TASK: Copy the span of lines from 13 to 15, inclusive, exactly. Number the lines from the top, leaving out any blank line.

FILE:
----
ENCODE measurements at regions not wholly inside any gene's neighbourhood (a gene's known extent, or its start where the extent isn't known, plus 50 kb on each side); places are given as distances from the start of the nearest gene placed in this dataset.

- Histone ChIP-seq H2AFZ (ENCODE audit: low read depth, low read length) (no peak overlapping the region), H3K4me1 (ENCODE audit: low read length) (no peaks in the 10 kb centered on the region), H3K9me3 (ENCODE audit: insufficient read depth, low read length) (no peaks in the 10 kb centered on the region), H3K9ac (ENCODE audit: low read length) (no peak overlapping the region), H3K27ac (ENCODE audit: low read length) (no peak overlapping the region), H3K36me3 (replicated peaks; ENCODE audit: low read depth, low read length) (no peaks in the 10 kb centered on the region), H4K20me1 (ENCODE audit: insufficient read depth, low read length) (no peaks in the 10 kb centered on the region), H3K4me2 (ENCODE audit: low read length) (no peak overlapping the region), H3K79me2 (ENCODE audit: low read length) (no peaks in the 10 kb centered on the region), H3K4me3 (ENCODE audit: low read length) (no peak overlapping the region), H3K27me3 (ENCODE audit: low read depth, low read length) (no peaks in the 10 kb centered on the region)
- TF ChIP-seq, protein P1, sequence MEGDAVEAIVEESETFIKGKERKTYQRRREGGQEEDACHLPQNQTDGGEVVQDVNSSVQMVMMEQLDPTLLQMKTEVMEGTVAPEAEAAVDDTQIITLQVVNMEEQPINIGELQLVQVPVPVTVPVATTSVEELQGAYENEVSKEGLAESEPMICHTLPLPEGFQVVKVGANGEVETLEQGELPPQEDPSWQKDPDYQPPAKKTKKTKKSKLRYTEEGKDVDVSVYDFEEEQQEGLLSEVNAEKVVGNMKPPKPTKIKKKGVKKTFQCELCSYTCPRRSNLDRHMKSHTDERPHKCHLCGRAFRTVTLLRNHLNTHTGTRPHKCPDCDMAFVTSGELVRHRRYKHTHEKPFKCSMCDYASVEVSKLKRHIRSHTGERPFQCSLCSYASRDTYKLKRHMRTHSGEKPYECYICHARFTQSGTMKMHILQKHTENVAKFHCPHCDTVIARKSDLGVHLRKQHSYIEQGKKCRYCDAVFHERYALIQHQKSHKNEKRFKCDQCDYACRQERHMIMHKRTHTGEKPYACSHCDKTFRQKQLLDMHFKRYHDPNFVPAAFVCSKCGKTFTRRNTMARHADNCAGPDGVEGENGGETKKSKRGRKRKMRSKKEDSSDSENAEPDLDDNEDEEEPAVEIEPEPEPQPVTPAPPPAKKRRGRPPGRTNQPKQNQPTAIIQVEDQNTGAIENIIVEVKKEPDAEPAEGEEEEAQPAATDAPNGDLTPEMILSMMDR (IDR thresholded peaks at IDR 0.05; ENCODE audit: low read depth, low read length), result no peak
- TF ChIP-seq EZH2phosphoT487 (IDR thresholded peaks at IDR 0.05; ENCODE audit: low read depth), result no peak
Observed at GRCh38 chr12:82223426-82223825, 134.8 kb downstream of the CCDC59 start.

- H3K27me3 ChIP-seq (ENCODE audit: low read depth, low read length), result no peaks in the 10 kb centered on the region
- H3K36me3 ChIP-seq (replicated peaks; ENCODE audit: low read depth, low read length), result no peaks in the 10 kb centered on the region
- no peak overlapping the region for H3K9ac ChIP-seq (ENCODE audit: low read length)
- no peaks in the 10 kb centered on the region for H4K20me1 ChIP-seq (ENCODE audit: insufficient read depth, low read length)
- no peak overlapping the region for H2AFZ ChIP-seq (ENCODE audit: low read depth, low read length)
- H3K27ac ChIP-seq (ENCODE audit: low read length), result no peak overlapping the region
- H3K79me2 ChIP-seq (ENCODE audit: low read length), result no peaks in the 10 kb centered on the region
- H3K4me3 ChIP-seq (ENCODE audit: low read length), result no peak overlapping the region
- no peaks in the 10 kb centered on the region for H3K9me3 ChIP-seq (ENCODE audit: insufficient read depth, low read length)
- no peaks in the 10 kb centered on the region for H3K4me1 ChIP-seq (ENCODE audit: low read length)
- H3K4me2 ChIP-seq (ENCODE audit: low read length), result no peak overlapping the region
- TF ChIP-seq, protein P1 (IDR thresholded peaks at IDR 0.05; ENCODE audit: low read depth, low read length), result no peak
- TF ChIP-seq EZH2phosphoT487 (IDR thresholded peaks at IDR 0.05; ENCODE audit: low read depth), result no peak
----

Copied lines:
- H3K4me3 ChIP-seq (ENCODE audit: low read length), result no peak overlapping the region
- no peaks in the 10 kb centered on the region for H3K9me3 ChIP-seq (ENCODE audit: insufficient read depth, low read length)
- no peaks in the 10 kb centered on the region for H3K4me1 ChIP-seq (ENCODE audit: low read length)